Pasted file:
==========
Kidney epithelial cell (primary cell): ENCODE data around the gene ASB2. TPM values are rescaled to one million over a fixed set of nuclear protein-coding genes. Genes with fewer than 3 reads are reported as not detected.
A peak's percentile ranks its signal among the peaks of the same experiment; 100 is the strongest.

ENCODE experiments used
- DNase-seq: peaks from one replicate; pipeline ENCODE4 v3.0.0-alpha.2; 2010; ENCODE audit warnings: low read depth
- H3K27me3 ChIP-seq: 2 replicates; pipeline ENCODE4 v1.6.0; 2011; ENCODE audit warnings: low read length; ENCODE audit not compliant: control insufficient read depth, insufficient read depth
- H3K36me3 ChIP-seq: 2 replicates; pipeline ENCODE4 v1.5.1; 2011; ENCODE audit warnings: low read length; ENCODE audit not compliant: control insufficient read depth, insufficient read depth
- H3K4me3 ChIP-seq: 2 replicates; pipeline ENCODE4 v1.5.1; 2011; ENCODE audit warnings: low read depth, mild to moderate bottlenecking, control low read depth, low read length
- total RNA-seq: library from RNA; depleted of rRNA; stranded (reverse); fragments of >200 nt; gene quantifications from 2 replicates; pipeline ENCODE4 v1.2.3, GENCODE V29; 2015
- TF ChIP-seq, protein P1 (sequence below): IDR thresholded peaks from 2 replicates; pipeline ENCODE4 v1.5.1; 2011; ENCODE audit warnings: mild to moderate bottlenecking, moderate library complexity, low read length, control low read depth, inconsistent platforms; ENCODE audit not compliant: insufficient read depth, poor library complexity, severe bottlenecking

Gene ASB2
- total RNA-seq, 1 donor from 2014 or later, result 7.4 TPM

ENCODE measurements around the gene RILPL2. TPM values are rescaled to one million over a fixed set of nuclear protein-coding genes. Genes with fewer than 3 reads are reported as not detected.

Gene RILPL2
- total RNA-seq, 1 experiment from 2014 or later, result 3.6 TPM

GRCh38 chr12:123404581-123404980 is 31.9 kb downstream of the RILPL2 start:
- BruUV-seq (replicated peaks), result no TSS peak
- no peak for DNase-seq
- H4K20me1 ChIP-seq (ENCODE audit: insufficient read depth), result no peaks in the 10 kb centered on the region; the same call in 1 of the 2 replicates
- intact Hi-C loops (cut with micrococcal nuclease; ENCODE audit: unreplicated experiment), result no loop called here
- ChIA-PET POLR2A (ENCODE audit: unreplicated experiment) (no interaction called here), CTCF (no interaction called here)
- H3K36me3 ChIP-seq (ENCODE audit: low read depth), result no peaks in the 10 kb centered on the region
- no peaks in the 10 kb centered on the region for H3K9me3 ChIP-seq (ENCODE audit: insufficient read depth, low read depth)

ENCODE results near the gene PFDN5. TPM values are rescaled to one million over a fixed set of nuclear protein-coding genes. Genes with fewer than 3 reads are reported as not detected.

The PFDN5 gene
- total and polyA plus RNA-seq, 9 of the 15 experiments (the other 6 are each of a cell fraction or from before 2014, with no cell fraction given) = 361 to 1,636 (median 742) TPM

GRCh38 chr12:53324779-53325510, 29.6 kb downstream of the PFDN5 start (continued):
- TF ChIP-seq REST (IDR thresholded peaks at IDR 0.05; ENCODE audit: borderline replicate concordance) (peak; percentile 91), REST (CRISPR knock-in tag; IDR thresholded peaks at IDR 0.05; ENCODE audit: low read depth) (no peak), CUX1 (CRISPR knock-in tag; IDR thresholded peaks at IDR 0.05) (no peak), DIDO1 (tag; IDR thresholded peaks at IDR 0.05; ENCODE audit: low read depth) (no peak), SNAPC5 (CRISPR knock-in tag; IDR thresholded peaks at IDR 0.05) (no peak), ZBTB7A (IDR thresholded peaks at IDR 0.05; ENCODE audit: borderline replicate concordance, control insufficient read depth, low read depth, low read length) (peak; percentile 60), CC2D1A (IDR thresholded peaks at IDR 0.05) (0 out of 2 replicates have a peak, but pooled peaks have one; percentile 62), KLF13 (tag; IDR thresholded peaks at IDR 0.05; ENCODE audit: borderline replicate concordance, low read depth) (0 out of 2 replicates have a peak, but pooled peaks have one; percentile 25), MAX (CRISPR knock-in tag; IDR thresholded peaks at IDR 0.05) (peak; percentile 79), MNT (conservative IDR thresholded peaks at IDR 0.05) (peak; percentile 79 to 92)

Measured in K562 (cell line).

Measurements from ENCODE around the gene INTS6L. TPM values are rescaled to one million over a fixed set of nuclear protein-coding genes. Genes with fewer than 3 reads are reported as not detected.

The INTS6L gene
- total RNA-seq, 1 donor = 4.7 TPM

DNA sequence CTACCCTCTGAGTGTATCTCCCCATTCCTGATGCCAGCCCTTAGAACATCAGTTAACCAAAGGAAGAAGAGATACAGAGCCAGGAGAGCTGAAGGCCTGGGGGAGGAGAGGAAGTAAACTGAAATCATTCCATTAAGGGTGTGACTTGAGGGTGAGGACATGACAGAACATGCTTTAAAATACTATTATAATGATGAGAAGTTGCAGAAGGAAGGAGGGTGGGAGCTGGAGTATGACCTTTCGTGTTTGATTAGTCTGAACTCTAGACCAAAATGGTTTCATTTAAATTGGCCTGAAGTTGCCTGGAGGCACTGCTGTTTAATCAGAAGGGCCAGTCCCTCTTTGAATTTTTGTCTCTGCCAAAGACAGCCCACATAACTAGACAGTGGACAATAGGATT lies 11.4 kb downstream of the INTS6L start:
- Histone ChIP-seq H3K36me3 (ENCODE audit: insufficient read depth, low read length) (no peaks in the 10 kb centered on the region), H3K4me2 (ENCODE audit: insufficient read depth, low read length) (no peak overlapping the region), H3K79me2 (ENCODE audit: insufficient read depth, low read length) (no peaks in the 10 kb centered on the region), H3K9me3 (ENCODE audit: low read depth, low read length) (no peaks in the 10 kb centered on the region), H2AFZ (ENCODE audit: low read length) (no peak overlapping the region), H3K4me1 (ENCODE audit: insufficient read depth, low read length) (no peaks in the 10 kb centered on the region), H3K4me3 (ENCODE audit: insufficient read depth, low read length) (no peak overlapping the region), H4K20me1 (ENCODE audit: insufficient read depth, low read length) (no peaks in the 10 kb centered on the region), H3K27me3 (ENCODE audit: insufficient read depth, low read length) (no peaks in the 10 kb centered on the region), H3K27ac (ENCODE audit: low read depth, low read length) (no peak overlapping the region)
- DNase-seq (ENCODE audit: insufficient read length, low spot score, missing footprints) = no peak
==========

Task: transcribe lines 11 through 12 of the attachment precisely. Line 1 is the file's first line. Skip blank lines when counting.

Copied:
- total RNA-seq, 1 donor from 2014 or later, result 7.4 TPM

ENCODE measurements around the gene RILPL2. TPM values are rescaled to one million over a fixed set of nuclear protein-coding genes. Genes with fewer than 3 reads are reported as not detected.